1. Reusing such a large portion of the building vastly reduced the project’s carbon footprint. The key to repurposing buildings is to identify new uses for old structures. Many older buildings have sufficient height and spacing of columns and beams to allow easy repurposing. Flexibility is pivotal and reusing the steel means less energy, less carbon and reduced projects costs. A real benefit of steel is the ease with which it can be altered – steel is readily adapted by welding, cutting or shaping.

Taking advantage of roof replacements

  1. Thousands of houses are re-roofed each year in New Zealand. During a roof replacement, roofing contractors usually strip the roofing down to the decking material. If the roof deck is in good condition it is kept as it is. Since the roof insulation is typically installed on the underside of the roof decking, home owners have the opportunity to have roof insulation installed or replaced. If a ceiling or roof has no insulation, you can lose around 40% of your cooling and heating energy. One of the simplest and most cost-effective ways to boost thermal performance is to increase roof insulation. However, when many homeowners re-roof, financial constraints can sometimes mean that only the new roof is budget for. 
  1. In attempting to provide a potential solution, MBIE could consider working with EECA to partner with The New Zealand Metal Roofing Manufacturers Association Inc to develop an incentive for homeowners to re-roof and insulate at the same time. This provides a double benefit of emissions reduction and, from c. 2026, the steel from the roof can be recycled into steel (for the next roof) using New Zealand Steel’s EAF.

Considering timber as a carbon-sequestering material remains a point of contention 

  1. Considering timber as a carbon-sequestering material is a point of contention among many construction industry experts, with debate largely revolving around varying forestry and harvesting practices and their effect on emissions, and the end-of-life considerations of the material. 
  1. It is therefore crucial to ensure that future demand for timber is met with sustainable forestry management practices. Otherwise, the broader use of timber as a building product could result in higher carbon emissions, less ecological diversity and post-harvest environmental damage.

Product use should ideally be driven by engineers, designers and specifiers

  1. Timber, concrete and steel all have a role to play in building and construction. Decisions regarding the use of building materials should ideally be driven by engineers, designers and specifiers on a project-by-project basis. We must not lose sight that the selection decision between steel and any elimination/replacement material is more than just carbon; design, cost and durability are also key decision-making factors.

Chapter 15: Circular Economy and Bioeconomy

Need to increase New Zealand’s recycling rates

  1. We pride ourselves on being a ‘clean and green’ country. However, the amount of waste we produce is a major problem and our recycling rates are relatively low compared to other countries with better systems in place. In 2020, we sent 3.38 million tonnes of waste to landfills. We estimate that nationally only 28 per cent of materials are recycled, and the other 72 per cent go to landfills. In contrast, Germany, Austria and Wales have the highest recycling rates in the world, with over 50 per cent of all waste recycled. 
  1. Currently, New Zealand’s economy predominantly uses resources in a manner consistent with the linear ‘extract-make-use-dispose’ model. In contrast, a circular economy maximises the circularity of resources and energy within production systems.
  1. Working in partnership with business and iwi, the government needs to formally commit to circular economy strategy development and implementation, as well as establishing the necessary resourcing, information, data and tools to reduce both production-based and consumption-based emissions.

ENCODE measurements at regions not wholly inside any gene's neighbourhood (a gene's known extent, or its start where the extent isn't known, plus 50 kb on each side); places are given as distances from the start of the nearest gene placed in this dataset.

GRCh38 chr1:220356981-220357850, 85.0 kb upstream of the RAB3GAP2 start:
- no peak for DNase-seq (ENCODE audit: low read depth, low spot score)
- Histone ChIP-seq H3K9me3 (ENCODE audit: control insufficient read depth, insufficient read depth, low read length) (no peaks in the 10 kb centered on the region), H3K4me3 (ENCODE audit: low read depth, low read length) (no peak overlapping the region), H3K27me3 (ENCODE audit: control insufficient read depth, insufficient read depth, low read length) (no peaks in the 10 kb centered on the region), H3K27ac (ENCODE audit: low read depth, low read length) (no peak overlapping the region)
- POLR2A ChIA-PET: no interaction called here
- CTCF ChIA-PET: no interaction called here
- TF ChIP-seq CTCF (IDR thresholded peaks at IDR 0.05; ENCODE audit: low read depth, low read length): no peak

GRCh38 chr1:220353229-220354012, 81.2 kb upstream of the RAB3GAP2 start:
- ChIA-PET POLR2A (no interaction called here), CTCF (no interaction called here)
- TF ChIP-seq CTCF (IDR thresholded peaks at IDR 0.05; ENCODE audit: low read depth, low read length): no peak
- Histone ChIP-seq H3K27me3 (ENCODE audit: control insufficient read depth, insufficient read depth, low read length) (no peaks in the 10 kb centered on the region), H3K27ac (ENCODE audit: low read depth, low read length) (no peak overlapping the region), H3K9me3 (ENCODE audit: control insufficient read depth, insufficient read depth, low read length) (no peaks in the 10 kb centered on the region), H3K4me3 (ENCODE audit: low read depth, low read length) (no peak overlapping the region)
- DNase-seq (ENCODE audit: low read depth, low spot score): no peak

1. Recycling remains a necessary process as it enables the circulation of resources and exists as a tool to prevent waste. The important role of metals recycling from commercial construction and electronic waste is an example of this.
  1. In research done for HERA, approximately 85% of New Zealand’s building and construction steel waste is recycled or repurposed. This recycling is less carbon-intensive than newly produced steel, with around 1000 kilograms of avoided emissions per tonne of steel recycled.  Aluminium can be recycled indefinitely as reprocessing does not damage its structure. Increasing recycling rates would further lower emissions. 
  1. Zinc is the fourth most used metal and is an essential resource in renewable energy, vehicles and infrastructure. Its main uses are protecting steel and manufacturing bronze and brass. Recycling zinc is critical for preserving this resource for future generations.
  1. Unlike most recycled metals, recycled zinc has a larger CO2e footprint than if it was mined. Christchurch-based Zincovery is partnering with AW Fraser, Callaghan Innovation and the University of Canterbury in building an alternative to the current carbon intensive zinc recycling process. It aims to create the world’s first waste-free galvanising industry, further highlighting the metals sector’s bold sustainability aspirations. 
  1. Many technologies important in the transition to a more circular economy (including wind turbines, solar panels, and batteries) require metal inputs. Emissions reduction can therefore be achieved throughout a product’s life cycle, including its design, production, distribution, use and end of life reclamation and reuse.
  1. In exploring how New Zealand can accelerate the transition to a circular economy, making the economy more circular should become a ‘tier one’ national research priority. 
  1. If a product can’t be reduced, reused, repaired, rebuilt, refurbished, recycled or composted, then it should be restricted, redesigned, or removed from production.

Establishment of a Ministerial Advisory Group on the circular economy

  1. The government needs to give serious consideration to following Australia’s transitioning path to a circular economy. In November 2022, Australia’s Minister for the Environment Tanya Plibersek announced the establishment of a Ministerial Advisory Group on the Circular Economy. 
  1. This new expert group has been established to guide Australia as it transitions to a circular economy by 2030.  The group will look at how products are designed, manufactured and used across all sectors of the economy. It will identify meaningful and direct changes the government and industry can make to drive the transition to a circular economy. 

Thank you in advance for your consideration.

Nga mihi

Rick Osborne

Chief Executive